Tribeca: Martin Scorsese Said He "Denigrated a Certain Ethnic Group" at 'Goodfellas' Reunion

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Ray Liotta

"Joe Pesci couldn't be here, but he sent this email: 'F—, f—, f—, f—ity f—, f—'" read Robert De Niro, introducing the film at the closing night of the 2015 Tribeca Film Festival.

Of the many delicious scenes in Goodfellas, the one that lingers longest is that of Paulie Cicero slicing garlic with a razor blade.

"The character in real life actually did that! And people have asked me if those were stunt hands — no, they're mine," Paul Sorvino recalled to The Hollywood Reporter of the move, which he recently re-created on Rachael Ray. "But do not mix garlic and onions together — if I hear you did, I'm going to hunt you down."

 

 

Ray Liotta also joked of the scene, "I like it a little thicker — not as thin as they do!" and Debi Mazar, who actually hadn't ever seen the movie on the big screen before, warned fans, "Don't slice your garlic with a razor blade — there's no reason to do that!"

The three shared hugs at New York City's Beacon Theatre on Saturday night, along with Robert De Niro and Lorraine Bracco, for the 25th anniversary of the Martin Scorsese gangster classic — a reunion that closed the 2015 Tribeca Film Festival and included about a dozen members of the 1990 film's other cast and crew in the audience.

"Joe Pesci couldn't be here, but he sent this email: 'F—, f—, f—, f—ity f—, f—'" read De Niro, introducing the film with fest co-founder Jane Rosenthal. "I'll translate: 'Dear Bob, sorry I can't be there. Love to all. Best, Joe.'"

Scorsese and producer Irwin Winkler sent video messages to the audience, as they're currently filming Silence in Taiwan. "I remember the previews were one of the worst experiences of my life — we had three of them and they were all in California. … It seemed that the audience had to be prepared for what it was, but there was a lot of controversy," Scorsese said of debuting the crime drama, in which his parents also appear. He then addressed screenwriter Nicholas Pileggi: "Remember that nice Italian restaurant in Tribeca that we used to go to? And then when the film came out, the owner of the restaurant said we're not allowed in anymore because we apparently denigrated a certain ethnic group for the picture?"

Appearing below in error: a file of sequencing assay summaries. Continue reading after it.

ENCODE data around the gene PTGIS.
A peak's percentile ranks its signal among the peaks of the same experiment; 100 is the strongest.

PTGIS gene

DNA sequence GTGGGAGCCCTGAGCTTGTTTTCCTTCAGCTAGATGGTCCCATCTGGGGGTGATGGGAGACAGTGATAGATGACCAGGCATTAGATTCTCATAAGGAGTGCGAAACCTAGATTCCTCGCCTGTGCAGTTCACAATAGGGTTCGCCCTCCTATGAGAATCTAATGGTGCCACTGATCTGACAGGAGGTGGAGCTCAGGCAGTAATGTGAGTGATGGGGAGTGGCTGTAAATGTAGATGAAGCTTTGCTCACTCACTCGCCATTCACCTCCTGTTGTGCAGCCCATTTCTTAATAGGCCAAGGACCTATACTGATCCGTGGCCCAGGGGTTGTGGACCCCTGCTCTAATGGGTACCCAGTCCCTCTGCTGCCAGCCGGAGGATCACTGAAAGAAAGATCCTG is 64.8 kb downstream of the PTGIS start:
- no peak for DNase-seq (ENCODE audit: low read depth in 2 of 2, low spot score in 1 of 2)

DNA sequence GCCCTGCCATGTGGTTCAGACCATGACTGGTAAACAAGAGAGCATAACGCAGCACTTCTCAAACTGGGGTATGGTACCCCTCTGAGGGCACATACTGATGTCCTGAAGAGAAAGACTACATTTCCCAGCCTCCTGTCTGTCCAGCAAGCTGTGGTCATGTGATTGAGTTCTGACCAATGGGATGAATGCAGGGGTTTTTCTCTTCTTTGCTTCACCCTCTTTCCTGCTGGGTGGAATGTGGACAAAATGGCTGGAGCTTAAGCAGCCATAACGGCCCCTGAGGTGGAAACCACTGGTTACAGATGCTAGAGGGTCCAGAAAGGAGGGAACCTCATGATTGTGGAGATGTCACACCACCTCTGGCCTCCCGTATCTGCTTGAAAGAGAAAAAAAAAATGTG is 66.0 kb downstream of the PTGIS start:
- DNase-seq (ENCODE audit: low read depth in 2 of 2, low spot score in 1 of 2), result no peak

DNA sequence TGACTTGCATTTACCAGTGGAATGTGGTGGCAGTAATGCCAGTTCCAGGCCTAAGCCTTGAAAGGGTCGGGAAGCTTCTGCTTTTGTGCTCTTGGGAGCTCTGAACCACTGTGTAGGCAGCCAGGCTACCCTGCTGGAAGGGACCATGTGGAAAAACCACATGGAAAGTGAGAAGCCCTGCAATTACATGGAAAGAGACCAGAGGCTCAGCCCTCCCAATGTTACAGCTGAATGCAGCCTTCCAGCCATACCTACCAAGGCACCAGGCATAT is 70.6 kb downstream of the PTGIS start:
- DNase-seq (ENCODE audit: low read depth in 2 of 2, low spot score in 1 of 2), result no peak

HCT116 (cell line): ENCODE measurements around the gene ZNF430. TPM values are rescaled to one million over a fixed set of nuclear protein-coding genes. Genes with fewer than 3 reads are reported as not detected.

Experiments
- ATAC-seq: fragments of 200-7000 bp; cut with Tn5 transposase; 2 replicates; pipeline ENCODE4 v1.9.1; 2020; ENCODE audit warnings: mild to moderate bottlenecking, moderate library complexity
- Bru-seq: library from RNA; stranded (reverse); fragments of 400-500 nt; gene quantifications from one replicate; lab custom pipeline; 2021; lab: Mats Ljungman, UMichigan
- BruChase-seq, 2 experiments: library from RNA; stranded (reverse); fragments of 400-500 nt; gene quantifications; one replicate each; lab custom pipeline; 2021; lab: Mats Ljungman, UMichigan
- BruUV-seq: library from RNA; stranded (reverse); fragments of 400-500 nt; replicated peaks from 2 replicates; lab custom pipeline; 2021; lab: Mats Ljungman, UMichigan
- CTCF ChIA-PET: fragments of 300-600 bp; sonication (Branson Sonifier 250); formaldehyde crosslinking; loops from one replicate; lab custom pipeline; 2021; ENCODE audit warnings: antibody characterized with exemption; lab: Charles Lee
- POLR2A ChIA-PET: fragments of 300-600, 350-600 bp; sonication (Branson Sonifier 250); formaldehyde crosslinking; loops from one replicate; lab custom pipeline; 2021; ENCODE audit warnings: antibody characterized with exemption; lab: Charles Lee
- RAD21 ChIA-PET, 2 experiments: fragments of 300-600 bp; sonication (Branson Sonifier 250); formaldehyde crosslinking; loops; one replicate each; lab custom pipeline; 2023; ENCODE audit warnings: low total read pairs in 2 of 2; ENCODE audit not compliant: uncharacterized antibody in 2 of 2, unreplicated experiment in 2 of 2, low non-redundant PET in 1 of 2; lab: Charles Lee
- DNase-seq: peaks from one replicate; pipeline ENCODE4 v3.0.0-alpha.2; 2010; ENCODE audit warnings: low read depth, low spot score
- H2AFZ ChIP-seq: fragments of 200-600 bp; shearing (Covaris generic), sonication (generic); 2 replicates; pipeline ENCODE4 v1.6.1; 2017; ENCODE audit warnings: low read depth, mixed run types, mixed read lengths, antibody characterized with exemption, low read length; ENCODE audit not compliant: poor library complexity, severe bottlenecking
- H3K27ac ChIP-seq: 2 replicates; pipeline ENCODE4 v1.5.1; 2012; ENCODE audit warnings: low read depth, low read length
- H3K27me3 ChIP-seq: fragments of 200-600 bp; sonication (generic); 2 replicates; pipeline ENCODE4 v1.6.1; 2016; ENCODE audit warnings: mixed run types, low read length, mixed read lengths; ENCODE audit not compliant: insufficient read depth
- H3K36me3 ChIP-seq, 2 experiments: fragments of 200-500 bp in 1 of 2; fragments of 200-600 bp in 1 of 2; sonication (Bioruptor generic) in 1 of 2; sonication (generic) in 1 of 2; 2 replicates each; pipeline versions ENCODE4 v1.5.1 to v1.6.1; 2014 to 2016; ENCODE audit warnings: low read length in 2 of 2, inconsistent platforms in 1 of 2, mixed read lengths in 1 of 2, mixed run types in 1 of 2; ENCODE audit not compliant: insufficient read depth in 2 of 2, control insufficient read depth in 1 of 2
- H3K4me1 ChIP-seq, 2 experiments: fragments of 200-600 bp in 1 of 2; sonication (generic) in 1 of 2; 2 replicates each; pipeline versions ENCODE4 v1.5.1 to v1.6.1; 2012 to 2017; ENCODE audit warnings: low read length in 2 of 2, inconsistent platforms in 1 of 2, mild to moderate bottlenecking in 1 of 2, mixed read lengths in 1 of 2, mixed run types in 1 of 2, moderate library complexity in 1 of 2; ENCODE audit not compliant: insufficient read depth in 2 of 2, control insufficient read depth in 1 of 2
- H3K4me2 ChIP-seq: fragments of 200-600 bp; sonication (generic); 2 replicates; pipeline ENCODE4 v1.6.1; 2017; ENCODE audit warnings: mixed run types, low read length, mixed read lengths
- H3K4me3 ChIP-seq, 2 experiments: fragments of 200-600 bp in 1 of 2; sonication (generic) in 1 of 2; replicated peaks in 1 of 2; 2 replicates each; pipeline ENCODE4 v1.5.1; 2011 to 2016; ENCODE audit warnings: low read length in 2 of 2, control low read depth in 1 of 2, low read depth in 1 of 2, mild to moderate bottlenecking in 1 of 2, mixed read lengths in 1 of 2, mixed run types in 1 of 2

Throughout the two-and-a-half-hour screening — a new print, remastered from a 4K scan of the original camera negative, supervised by Scorsese — the audience cheered for each major character's first appearance, now-iconic scenes like Karen Hill's doorbell-yelling session, and memorable lines like Henry Hill's opening narration: "For as long as I can remember, I always wanted to be a gangster."

Afterward, Liotta, Bracco, De Niro, Sorvino and Pileggi repeated well-known facts about the beloved film: Scorsese's perfectionist tendencies ("Right there on opening night, he was looking for edits!" said Pileggi of the director), improvised moments onscreen like Pesci's intimidating "Am I funny?" questioning and De Niro's off-the-cuff "hoof" correction, and Liotta's meeting with the real Hill at a bowling alley in Los Angeles after the film was released. "The first thing he said was, 'Thanks for not making me look like a scumbag,' and I said, 'Did you see the movie?!'" he told moderator Jon Stewart. "That's just so not cool! You did drugs and you cheated on your wife!"

He later added with a smile, "This is just incredible — 25 years later, people still respond to it."

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